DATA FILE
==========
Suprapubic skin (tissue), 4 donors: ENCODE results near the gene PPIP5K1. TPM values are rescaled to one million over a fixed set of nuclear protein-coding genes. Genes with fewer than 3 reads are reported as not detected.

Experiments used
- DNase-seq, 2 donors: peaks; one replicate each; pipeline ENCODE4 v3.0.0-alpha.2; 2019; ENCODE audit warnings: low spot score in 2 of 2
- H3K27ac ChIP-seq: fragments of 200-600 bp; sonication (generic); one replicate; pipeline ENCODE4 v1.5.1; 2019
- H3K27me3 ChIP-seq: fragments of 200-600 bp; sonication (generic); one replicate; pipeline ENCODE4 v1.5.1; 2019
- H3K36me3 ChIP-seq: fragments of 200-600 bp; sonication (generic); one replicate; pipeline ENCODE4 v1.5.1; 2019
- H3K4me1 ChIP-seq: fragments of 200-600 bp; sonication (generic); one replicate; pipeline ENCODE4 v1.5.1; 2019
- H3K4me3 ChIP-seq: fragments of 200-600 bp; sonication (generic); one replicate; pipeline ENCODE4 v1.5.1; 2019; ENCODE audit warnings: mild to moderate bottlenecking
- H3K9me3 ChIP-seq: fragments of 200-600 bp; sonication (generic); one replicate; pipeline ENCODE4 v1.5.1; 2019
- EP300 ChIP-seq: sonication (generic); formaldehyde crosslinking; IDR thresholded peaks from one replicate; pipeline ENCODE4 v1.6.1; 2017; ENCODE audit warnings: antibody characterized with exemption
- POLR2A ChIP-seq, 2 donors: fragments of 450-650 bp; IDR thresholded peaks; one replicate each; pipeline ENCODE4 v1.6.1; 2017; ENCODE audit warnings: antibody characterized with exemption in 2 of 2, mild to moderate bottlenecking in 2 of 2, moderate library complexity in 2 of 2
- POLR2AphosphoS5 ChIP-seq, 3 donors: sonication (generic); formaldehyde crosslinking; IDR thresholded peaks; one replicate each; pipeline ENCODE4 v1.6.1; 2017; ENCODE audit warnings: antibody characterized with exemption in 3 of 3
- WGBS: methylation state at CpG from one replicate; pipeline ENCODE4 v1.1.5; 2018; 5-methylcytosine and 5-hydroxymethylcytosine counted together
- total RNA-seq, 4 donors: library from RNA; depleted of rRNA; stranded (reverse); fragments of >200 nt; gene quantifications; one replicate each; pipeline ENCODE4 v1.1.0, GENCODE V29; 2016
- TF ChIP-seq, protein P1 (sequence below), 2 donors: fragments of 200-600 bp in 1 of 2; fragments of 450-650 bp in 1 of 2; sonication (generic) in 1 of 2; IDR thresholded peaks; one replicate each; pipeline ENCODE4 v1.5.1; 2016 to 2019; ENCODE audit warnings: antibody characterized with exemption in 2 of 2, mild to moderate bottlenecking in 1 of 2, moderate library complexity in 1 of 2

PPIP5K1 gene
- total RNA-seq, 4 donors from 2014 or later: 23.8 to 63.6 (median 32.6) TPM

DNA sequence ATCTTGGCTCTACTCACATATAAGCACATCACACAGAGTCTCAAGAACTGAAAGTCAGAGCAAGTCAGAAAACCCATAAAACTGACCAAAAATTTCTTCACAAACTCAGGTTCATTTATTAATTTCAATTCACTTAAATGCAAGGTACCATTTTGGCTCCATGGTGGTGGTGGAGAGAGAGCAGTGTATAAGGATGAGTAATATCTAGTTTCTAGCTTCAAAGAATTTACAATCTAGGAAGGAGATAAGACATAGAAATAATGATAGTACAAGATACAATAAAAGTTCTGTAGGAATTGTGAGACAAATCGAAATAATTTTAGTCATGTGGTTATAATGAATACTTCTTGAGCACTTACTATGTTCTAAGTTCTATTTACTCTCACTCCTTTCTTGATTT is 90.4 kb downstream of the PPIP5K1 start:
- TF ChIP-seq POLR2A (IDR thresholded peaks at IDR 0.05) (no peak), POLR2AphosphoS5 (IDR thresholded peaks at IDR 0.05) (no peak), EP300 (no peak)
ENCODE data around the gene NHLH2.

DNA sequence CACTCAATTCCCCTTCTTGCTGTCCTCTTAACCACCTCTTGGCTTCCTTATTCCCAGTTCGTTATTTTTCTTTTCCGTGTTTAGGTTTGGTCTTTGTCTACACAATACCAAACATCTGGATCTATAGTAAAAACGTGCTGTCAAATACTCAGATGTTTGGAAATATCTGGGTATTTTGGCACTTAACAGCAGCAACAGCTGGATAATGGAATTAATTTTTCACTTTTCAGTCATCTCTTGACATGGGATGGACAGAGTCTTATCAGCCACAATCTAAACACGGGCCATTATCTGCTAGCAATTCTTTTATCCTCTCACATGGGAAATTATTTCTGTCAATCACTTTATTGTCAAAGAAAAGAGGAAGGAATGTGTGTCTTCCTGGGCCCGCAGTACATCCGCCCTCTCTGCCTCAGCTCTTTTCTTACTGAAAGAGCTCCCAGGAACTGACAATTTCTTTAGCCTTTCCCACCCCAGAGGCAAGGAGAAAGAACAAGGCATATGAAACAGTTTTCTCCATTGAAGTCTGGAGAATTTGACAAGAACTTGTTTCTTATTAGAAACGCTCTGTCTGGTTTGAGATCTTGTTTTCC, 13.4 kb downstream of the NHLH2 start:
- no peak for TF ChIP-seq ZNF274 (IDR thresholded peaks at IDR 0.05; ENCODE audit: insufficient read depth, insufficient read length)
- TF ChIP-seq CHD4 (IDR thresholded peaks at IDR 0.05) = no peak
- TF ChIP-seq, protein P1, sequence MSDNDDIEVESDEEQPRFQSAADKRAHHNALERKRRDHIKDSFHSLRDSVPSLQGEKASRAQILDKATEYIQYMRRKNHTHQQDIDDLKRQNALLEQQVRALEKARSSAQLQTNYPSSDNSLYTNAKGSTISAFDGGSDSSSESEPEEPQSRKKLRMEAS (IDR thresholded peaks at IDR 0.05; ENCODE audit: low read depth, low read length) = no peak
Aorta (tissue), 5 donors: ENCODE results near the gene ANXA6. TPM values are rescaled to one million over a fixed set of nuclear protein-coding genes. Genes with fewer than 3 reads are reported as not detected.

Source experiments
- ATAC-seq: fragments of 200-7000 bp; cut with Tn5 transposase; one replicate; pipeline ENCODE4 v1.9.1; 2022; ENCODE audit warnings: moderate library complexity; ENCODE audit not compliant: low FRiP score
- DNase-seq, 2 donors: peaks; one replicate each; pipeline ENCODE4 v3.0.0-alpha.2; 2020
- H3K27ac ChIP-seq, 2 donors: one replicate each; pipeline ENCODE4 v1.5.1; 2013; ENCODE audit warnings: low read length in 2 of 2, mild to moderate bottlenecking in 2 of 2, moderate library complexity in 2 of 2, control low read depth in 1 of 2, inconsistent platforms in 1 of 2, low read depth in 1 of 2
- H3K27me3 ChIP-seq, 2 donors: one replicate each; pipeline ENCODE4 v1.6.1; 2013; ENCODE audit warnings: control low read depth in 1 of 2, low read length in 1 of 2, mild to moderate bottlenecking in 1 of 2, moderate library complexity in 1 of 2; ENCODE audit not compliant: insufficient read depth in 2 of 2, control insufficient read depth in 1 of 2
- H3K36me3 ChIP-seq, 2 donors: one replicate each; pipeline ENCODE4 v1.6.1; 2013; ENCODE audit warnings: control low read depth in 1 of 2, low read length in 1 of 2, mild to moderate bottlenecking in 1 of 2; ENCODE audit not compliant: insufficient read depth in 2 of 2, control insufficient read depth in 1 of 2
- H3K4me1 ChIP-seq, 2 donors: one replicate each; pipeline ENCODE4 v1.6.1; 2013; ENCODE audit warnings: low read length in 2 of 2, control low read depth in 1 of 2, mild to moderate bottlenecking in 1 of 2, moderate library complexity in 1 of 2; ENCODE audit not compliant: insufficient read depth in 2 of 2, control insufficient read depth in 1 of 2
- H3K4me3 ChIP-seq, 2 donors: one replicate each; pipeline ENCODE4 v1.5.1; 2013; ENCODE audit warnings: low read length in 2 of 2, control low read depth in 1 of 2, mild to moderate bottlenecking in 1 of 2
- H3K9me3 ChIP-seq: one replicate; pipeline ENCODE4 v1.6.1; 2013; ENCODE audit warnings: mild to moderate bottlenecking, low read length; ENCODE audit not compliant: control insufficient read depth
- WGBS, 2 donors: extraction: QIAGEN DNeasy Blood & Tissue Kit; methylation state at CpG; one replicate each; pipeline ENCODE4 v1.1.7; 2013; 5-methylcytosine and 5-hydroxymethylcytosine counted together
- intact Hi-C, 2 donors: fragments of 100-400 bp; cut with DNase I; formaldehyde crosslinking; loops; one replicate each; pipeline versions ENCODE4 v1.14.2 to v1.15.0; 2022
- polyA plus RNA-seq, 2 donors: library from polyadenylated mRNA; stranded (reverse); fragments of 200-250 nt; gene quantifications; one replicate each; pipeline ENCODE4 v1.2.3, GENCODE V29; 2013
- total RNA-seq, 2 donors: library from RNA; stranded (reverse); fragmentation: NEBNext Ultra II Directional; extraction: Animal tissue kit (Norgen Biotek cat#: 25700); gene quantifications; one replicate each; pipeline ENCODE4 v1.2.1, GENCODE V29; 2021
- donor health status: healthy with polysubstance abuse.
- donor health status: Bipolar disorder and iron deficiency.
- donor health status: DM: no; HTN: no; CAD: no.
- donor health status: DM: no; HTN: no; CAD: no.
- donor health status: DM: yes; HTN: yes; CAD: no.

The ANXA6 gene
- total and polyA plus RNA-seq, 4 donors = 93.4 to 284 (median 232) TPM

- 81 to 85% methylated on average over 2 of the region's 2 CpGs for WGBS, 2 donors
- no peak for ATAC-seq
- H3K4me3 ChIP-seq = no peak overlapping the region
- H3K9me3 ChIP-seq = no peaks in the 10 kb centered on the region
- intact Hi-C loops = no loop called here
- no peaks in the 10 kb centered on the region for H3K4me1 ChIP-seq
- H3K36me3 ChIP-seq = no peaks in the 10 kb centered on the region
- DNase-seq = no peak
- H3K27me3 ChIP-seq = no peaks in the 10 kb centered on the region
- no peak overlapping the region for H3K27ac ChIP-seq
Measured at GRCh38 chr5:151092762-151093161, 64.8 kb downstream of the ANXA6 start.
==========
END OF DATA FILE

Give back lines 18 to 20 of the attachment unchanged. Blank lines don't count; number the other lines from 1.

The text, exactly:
DNA sequence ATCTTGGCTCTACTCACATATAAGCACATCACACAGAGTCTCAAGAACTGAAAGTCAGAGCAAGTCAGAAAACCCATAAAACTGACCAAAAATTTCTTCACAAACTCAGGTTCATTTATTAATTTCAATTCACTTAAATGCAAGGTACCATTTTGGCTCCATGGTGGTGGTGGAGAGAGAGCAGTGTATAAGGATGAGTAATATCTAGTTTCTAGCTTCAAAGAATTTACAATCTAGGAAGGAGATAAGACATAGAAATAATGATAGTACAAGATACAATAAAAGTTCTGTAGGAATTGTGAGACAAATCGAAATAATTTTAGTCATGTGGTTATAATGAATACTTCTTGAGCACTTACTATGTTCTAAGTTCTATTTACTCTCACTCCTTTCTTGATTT is 90.4 kb downstream of the PPIP5K1 start:
- TF ChIP-seq POLR2A (IDR thresholded peaks at IDR 0.05) (no peak), POLR2AphosphoS5 (IDR thresholded peaks at IDR 0.05) (no peak), EP300 (no peak)
ENCODE data around the gene NHLH2.